Using Gas Tax Revenue to Remove Traffic Lanes Adds to Road Diet Debate

Reducing the number of traffic lanes to improve bike and pedestrian safety can be inherently controversial when auto travel times are increased, and it can upset motorists further when they learn gas taxes are funding those safety improvements.

4 minute read

May 31, 2019, 12:00 PM PDT

By Irvin Dawid

Car Bike Lane

Ju1978 / Shutterstock

Patrick McGreevy, who covers the California Legislature out of the Sacramento bureau for the Los Angeles Times, reports on road diet controversies in Los Angeles and Sacramento, and how transportation funding is adding to the public debate, particularly since the passage of Senate Bill 1, the Road Repair and Accountability Act of 2017

To be sure, the percentage of gas tax funds used for lane reductions is minimal, but the controversies are large, notes McGreevy.

Senate Bill 1 includes $100 million in gas tax money annually designated for bicycle and pedestrian projects, which are key elements of many road diets.

The bulk of SB 1 money, $2.27 billion in the first year, went to state projects to repair and maintain roads, while $750 million annually was set aside for public transportation capital projects and operating expenses.

Annual revenue from the five tax and fee increases in SB 1 [see Figure 2: Transportation Revenue Increases on pg. 3 of LAO report (pdf)] is estimated at $5.4 billion, so the $100 million directed to the Caltrans Active Transportation Program amounts to 1.85 percent. However, the $1.5 billion that is assigned to repairs to local streets and roads may be eligible for complete streets projects.

The gas tax revenue is mainly used for the rehabilitation and replacement of roads and bridges, but some of the money can legally go to road diet projects, said Matt Rocco, a spokesman for the California Department of Transportation.

Opposition to spending gas tax funds on lane reductions comes from road diet opponents, unsurprisingly, and also at least one prominent taxpayer's group, reports McGreevy.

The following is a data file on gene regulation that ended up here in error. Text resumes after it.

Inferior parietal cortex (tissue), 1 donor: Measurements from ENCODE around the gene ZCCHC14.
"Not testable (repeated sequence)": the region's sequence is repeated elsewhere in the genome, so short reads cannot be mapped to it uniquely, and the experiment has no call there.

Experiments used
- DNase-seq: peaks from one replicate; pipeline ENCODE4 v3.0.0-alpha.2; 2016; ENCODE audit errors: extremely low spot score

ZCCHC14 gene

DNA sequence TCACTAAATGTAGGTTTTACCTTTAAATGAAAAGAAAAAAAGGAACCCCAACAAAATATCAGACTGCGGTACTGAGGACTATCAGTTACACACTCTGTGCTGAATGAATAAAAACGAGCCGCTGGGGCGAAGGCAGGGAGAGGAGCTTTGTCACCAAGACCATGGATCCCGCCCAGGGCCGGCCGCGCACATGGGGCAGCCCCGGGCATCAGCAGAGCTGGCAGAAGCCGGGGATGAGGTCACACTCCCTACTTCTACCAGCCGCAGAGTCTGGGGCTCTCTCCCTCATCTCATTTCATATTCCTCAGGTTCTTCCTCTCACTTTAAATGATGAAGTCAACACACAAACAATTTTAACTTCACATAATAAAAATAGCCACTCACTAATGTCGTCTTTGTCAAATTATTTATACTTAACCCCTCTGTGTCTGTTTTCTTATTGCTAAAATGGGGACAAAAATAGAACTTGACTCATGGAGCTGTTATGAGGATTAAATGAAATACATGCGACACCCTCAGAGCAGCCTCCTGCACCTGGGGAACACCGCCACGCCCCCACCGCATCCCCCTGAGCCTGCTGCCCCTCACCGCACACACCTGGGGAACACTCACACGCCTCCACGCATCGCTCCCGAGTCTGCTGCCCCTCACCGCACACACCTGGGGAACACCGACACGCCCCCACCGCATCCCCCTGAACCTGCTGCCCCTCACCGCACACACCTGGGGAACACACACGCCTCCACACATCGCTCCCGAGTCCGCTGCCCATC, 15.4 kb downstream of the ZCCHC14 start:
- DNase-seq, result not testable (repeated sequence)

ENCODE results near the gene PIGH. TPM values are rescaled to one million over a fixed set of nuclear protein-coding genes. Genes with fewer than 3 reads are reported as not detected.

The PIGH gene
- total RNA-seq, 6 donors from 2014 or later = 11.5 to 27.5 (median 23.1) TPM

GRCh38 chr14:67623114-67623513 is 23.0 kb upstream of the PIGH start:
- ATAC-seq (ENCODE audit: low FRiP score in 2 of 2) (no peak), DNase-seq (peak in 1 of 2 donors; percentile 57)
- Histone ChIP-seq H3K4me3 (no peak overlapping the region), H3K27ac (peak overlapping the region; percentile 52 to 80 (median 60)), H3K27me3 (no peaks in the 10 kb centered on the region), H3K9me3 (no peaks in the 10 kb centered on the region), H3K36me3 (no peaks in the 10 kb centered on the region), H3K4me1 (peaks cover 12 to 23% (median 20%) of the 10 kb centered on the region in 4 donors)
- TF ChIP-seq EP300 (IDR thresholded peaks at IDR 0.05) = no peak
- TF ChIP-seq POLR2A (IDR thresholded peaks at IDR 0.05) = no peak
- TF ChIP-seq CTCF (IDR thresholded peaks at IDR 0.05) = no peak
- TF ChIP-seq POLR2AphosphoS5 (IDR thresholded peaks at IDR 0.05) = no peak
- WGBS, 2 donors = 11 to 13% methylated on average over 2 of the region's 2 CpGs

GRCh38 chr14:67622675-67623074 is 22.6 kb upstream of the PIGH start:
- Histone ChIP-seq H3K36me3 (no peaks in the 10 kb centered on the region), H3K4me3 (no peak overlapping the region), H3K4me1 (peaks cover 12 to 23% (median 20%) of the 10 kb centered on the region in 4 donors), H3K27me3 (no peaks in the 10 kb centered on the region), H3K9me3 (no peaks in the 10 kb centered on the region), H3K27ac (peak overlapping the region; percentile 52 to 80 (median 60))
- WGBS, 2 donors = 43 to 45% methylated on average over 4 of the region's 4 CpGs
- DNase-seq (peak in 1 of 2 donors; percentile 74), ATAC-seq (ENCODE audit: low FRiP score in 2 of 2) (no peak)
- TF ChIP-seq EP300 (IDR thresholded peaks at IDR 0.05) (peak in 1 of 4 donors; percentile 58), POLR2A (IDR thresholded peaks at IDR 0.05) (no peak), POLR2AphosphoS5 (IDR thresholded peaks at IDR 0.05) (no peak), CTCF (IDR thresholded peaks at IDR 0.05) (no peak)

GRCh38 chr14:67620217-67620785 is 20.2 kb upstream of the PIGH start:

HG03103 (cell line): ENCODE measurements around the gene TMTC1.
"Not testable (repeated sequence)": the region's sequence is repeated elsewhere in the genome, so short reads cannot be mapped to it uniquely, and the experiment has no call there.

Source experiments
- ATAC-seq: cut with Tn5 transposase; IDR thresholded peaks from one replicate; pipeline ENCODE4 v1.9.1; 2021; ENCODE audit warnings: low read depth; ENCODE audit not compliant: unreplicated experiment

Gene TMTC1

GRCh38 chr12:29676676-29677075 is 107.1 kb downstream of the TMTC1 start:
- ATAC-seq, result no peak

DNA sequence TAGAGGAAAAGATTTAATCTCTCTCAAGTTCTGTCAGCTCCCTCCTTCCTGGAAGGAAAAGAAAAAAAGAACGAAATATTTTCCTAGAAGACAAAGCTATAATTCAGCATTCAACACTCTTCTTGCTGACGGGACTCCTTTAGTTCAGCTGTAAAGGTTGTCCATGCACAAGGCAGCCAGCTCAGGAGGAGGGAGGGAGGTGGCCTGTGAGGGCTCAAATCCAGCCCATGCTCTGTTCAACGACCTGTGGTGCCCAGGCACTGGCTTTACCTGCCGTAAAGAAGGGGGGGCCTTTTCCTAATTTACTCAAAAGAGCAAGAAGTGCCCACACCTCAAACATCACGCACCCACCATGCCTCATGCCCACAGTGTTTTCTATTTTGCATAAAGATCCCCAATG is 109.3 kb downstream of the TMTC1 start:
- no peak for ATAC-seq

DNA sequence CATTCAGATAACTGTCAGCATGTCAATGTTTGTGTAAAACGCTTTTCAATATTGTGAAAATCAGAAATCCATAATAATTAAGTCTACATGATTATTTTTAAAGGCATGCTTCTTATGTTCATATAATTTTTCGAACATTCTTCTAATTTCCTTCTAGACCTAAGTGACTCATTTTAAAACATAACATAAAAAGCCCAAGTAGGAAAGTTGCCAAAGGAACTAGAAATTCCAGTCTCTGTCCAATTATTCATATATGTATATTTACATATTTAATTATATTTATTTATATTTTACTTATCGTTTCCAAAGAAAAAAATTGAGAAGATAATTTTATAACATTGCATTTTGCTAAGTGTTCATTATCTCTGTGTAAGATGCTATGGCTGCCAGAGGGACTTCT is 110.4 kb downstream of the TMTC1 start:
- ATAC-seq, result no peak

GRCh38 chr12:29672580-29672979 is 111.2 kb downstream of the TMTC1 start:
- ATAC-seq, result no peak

“The money should be used to help with congestion overall, and I don’t think that road diets help congestion. I think they cause congestion,” said Selena Inouye, board president of the Westside Los Angeles Neighbors Network, a group formed in response to Venice Boulevard’s controversial ‘road diet’ in Mar Vista to make space for a protected bicycle lane. [The project was approved prior to the passage of SB 1 in April 2017.]

Gas tax money can legally go to such projects, but that does not mean it should, said David Wolfe, legislative director for the Howard Jarvis Taxpayers Assn., which opposed the original gas tax increase and supported an unsuccessful statewide ballot measure last year to repeal it. It has since continued to watch and criticize how state and local governments are spending the money.

Wolfe’s office in Sacramento overlooks J Street, a one-way road and major traffic corridor in the city center that was recently reduced from three lanes to two. The space taken from motorists was used to create a protected bike lane buffered from traffic by parking spaces moved away from the curb.

Defending the road diet investment are city leaders and bike advocates.

“These were streets with some of the highest numbers of fatal and serious crashes in the city,” Mayor Darrell Steinberg said. “When we looked at why, the primary collision factor on the streets was unsafe speeds. And one of the easiest and most cost-effective ways to reduce the speeds is to reduce the number of travel lanes.”

A 2010 study by the Federal Highway Administration found a 19% decrease in automobile accidents where road diets were used in California and Washington state and a 47% reduction in Iowa.

“Safety is important, obviously, but it’s not just about safety,” said Dave Snyder, executive director of the California Bicycle Coalition. “It’s about economy and equity. We can’t fix traffic without giving people safe alternatives to cars.”

Gas tax increases ahead

On July 1, the 41.7 cents per gallon gasoline excise tax will increase by 5.6 cents per gallon, notes McGreevy, which came as a surprise to this correspondent. The tax increased by 12 cents per gallon six months after SB 1 was signed by Gov. Jerry Brown in April 2017. Elimination of the arcane "fuel tax swap" will result in an adjustment to the "price-based excise tax."

When other taxes and fees are added, the Golden State will replace the Keystone State for having the highest state gas tax in the nation, over 60 cents per gallon, on July 1.

Beginning July 1, 2020, fuel taxes will be adjusted annually to a percentage amount equal to the increase in the California Consumer Price Index, as calculated by the Department of Finance.

Monday, May 27, 2019 in Los Angeles Times

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